At some time or another, every kid has been caught staring into space. Sometimes the dream is about laying into the gas of a hot musclecar, thrashing through the gears in exhilaration and passing by the scene of the crime the next day to admire to damage left on the fresh blacktop surface. There is no worry about how much was wasted on those expensive performance tires. More times than not, if it was a Mustang in the dream, the kid would not only own one in the future, but have one for the rest of his days.
George Lambert falls into that category. His Mustang is an '80, which he purchased in 1982 when it had only 25,000 miles on it. It was a turbocharged four-cylinder and the hottest thing on the market at the time. Soon he became tired of getting stomped by the new 5.0, and George added his own optional 302 with a mild camshaft. Unfortunately, the car spent minimal time on the streets for the next five years, as it broke a long list of parts, including several SROD four-speeds and early model T-5 transmissions.
After five years of silently plotting and planning a complete overhaul of his Pony project, George effected a complete facelift, including a dual four-barrel, high-compression 289, a C-4 transmission with a loose converter, a beefed-up 9-inch rearend, twin 125hp nitrous plates, and a rollbar. It turned out to be a successful go-fast recipe resulting in mid 10-second timeslips to feed his need for speed, something the car had not yet pacified. Unfortunately, his wife, Tara, brought to his attention that cruising in their precious Pony had become less than enjoyable.
The Lamberts enjoyed 15 years of fun hot-rodding in the old 'Stang, and they both agreed to get it back to a more streetable demeanor. George and Tara sold all the go-fast parts and sent it away for a frame-up paint resto. A friend from Bill Mathews Auto Body of Springfield, Illinois, worked on the car in his free time, spending nearly two years perfecting the complete body resto and current BASF Extreme Series' Purple Haze color-changing paint job.
Even though it had a show-car quality paint job, the latest stock '89 engine and drivetrain didn't offer much zip, and the car was garaged for nearly three years. George and Tara found their newly purchased Hayabusa could more than appease the need for speed until longtime friend Clint Faugust, from Scott's Auto Parts in Virginia, llinois, called and said, "George, did I get a deal for you!" The two had tossed around the idea of reviving the Mustang by converting it into a Terminator Fox on several occasions. Clint found a wrecked '04 Cobra with only 14,000 original miles on it, so George sold the pocket rocket and the saga continued-or just began, as neither of them realized the magnitude of the project they were about to embark on.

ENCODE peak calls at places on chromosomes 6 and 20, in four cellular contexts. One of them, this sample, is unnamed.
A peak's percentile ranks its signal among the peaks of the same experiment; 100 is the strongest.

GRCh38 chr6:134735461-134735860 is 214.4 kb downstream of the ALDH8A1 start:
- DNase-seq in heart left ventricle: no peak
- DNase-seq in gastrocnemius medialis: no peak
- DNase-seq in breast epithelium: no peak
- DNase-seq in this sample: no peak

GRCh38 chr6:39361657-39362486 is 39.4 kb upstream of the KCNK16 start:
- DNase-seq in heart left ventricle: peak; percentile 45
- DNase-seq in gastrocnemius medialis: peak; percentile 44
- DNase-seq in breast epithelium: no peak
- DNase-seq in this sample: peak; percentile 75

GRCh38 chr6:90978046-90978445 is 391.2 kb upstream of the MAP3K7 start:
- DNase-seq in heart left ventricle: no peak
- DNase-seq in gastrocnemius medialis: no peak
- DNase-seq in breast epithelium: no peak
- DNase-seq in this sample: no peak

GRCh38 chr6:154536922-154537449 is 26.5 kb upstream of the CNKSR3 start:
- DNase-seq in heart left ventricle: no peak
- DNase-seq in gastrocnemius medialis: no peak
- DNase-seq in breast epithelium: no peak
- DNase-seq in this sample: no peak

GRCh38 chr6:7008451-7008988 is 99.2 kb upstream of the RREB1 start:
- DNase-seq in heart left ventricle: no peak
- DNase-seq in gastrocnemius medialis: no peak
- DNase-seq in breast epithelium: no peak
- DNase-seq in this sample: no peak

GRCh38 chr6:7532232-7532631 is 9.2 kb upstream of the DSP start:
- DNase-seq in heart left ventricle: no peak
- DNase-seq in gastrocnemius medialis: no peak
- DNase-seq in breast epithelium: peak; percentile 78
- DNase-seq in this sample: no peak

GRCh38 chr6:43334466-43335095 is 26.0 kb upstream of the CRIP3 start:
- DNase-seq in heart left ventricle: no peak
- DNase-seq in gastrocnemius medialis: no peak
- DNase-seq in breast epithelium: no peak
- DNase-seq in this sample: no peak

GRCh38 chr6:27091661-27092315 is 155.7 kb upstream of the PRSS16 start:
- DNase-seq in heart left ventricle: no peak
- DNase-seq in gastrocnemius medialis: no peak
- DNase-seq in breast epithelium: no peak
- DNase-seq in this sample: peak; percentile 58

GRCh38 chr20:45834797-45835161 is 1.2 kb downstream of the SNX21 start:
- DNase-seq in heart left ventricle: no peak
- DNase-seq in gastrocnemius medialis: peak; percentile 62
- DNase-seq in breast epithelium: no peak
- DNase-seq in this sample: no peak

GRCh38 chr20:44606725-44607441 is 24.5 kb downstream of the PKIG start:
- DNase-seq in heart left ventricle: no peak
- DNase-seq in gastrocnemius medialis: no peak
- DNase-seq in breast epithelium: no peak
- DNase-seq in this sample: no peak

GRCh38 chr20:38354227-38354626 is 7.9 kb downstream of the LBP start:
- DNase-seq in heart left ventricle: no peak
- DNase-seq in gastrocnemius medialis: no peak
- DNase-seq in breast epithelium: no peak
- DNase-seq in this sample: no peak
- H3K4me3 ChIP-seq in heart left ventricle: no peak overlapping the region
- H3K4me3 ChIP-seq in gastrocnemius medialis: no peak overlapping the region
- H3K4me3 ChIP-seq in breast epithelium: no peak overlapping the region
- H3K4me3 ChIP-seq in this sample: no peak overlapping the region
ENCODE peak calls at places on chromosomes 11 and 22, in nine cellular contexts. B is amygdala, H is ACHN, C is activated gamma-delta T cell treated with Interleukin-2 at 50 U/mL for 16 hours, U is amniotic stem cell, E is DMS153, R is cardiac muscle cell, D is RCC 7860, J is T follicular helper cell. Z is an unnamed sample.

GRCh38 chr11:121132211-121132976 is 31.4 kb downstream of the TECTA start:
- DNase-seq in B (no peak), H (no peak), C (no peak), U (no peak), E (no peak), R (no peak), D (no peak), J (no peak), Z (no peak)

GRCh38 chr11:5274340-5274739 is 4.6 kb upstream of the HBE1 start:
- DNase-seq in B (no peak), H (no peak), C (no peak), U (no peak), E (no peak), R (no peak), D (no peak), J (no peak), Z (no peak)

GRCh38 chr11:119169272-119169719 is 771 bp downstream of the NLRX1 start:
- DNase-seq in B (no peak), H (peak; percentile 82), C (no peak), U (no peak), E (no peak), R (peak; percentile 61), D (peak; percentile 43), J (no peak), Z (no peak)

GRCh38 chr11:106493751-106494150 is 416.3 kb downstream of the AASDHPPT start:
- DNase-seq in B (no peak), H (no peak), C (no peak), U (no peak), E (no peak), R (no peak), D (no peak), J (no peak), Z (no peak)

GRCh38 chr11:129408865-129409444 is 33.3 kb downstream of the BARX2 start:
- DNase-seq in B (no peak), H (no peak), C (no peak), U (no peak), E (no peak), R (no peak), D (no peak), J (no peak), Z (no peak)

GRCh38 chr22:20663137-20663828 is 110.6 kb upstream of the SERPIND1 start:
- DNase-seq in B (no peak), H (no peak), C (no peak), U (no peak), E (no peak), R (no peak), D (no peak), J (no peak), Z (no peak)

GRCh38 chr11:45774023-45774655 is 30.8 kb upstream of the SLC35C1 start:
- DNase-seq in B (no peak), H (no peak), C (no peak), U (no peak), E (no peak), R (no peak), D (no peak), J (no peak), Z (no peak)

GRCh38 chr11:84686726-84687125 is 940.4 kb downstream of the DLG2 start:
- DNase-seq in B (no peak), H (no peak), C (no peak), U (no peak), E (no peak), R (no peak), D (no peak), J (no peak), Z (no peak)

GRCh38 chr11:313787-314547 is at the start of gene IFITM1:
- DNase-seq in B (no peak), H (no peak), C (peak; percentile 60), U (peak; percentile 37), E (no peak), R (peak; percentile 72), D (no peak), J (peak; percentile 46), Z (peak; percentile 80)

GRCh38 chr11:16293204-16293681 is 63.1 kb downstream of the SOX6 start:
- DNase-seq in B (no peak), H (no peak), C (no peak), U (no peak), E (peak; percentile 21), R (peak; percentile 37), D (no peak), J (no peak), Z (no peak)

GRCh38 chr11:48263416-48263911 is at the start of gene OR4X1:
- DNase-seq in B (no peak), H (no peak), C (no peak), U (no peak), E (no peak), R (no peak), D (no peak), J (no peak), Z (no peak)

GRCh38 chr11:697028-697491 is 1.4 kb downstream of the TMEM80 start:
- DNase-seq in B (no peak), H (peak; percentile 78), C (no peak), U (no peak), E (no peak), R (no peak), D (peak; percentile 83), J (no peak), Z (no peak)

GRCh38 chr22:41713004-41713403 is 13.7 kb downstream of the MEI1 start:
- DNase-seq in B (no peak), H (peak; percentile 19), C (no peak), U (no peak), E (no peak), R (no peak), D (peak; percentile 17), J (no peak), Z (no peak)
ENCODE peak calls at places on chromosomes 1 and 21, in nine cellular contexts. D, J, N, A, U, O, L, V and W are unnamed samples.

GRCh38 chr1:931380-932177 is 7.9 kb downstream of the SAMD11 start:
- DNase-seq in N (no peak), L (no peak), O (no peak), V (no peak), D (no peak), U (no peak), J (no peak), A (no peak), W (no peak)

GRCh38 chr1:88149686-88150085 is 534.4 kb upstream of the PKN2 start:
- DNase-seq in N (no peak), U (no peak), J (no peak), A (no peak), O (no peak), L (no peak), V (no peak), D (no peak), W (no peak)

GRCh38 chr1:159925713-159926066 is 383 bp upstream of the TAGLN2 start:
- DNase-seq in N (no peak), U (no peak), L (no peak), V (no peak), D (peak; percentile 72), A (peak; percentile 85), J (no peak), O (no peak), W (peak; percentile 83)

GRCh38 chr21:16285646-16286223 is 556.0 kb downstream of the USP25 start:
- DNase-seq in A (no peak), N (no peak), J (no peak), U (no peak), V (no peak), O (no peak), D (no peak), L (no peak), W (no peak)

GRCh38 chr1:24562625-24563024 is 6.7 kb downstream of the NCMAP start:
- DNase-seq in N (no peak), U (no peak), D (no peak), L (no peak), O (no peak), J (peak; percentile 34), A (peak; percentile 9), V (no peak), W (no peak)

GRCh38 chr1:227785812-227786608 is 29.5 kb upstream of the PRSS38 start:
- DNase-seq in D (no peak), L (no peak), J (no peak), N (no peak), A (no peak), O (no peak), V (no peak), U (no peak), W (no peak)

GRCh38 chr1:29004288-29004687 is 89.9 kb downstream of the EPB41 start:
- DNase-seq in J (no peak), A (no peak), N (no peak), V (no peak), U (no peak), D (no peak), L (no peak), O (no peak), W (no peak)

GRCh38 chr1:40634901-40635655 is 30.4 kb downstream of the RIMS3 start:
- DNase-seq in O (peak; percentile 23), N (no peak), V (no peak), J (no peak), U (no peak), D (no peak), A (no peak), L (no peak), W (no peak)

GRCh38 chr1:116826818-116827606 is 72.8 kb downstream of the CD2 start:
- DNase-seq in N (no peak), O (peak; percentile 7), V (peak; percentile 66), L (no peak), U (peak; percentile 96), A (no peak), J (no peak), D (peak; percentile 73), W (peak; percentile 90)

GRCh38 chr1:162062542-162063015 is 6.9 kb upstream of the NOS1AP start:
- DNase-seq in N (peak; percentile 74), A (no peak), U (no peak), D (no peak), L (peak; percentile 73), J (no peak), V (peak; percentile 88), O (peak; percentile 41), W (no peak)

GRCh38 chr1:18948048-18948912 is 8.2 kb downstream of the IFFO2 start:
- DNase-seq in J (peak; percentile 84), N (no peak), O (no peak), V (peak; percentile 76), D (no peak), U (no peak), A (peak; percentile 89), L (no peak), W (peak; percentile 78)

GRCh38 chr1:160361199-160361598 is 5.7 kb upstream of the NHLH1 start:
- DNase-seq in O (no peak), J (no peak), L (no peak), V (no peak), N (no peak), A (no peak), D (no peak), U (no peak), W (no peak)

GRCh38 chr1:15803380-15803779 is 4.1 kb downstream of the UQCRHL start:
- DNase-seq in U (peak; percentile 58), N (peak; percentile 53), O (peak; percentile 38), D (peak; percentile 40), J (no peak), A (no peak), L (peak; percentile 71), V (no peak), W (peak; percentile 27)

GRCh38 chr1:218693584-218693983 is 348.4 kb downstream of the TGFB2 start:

The first dilemma of the project was the engine electronics. The more phone calls George made, the more it became apparent that nobody wanted to write a program to bypass the Cobra's factory passive anti-theft system, a necessity if they were to mate the state-of-the-art Cobra electronics with the prehistoric '80 ignition-key system. This is when they got the idea to make a complete swap: every engine, drivetrain, interior, and electronic piece, potentially alleviating this and many issues surfacing along the way.
It became apparent that the easiest way to make the swap was to leave everything mounted on the '04 Cobra panels and hand-fit the firewall, transmission tunnel, and parts of the floorpan, minimizing the alterations. Clint, with the help of his son Aaron, swapped the firewall with the heating and air conditioning, pedal supports, and steering column intact. The same would hold true for the shifter and seat-mounting points, especially since the '80 model body was only set up for lapbelts.
After retrofitting the new Cobra interior and dash wiring, it was evident there was no place for the ECU and power distribution modules in the usual passenger-side kick panel, so all 106 wires had to be lengthened by nearly 18 feet to reach behind the rear seat. George began the painstaking task when he noticed many of the wires, mostly for the crankshaft sensor, had a special aluminum-type shielding. One phone call to Hometown Garage in Pleasant Plaines, Illinois, and Jim Saathoff soothed George's fears, assuring he could see George through the overwhelming task.
Next, Bill Collins from Bill's Mustang Restorations in Rochester, Illinois, took the lead aligning the Cobra radiator supports, engine mounts, K-member and spindles, transmission, and IRS rear suspension. This included utilizing all of the Cobra fuel lines and brake lines. An '80 Mustang with a massive, high-tech, four-corner disc brake system with an operational ABS is impressive. After mounting the engine in its new home, the Cobra fuel tank and filler tube was fitted to ensure the factory dual fuel-pump setup was available for the supercharged Four-Valve engine's voracious appetite for fuel.